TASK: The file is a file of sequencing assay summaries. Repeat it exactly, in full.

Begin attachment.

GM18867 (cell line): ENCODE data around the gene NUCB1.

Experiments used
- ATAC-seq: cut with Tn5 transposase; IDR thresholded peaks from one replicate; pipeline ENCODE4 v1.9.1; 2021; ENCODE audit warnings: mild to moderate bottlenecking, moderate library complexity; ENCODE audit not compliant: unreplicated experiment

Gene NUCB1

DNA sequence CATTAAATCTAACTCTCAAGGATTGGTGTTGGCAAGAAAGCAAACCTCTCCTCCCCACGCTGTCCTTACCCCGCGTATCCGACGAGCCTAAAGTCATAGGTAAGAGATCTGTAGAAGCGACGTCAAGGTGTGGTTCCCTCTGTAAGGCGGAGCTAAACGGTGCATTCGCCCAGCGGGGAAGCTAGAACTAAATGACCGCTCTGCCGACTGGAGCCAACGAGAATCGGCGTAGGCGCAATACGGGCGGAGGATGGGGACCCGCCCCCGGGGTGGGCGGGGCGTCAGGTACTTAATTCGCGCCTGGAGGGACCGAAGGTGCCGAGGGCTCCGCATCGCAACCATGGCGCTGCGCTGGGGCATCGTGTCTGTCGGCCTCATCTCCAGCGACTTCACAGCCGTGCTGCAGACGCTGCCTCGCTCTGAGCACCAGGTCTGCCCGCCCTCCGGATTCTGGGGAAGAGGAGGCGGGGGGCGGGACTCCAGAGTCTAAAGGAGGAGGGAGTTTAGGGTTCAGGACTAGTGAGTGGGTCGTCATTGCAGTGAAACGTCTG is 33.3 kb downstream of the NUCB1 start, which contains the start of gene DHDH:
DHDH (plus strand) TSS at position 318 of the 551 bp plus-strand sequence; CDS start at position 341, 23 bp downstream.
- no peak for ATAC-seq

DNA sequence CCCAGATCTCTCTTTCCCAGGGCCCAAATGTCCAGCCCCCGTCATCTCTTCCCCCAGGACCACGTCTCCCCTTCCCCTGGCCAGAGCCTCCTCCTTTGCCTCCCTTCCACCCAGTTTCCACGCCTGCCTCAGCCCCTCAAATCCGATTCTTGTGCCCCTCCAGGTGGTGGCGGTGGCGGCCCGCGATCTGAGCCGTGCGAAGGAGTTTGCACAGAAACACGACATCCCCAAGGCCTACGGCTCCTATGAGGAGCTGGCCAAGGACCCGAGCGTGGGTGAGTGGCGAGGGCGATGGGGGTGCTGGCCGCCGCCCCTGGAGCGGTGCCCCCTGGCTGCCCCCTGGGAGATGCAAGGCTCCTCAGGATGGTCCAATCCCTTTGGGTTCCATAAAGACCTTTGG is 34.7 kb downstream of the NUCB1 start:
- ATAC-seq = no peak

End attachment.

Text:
GM18867 (cell line): ENCODE data around the gene NUCB1.

Experiments used
- ATAC-seq: cut with Tn5 transposase; IDR thresholded peaks from one replicate; pipeline ENCODE4 v1.9.1; 2021; ENCODE audit warnings: mild to moderate bottlenecking, moderate library complexity; ENCODE audit not compliant: unreplicated experiment

Gene NUCB1

DNA sequence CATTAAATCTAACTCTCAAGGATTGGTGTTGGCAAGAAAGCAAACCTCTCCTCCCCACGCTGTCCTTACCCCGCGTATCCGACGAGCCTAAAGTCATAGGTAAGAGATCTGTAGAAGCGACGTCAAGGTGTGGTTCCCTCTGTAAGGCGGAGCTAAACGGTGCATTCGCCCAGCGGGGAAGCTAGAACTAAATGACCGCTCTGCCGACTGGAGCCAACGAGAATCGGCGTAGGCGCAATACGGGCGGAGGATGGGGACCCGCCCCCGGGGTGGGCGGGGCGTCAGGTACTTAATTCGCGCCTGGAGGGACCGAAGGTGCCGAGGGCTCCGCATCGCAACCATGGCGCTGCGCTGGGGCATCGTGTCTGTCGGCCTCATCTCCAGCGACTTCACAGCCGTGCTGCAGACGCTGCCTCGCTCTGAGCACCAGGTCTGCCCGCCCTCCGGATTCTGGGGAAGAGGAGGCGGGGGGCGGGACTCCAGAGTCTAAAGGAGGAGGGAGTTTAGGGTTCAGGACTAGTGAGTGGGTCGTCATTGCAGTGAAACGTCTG is 33.3 kb downstream of the NUCB1 start, which contains the start of gene DHDH:
DHDH (plus strand) TSS at position 318 of the 551 bp plus-strand sequence; CDS start at position 341, 23 bp downstream.
- no peak for ATAC-seq

DNA sequence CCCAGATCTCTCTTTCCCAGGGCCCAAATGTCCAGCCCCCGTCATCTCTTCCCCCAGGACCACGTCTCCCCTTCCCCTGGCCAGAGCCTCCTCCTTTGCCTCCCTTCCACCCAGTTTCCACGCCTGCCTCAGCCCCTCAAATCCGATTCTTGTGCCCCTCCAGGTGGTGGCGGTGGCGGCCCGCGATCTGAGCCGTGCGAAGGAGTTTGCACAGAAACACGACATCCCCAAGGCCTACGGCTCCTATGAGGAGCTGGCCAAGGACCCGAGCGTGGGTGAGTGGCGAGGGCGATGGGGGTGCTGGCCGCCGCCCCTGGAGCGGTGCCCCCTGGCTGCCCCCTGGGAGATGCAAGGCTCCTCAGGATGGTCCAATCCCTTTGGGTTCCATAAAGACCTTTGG is 34.7 kb downstream of the NUCB1 start:
- ATAC-seq = no peak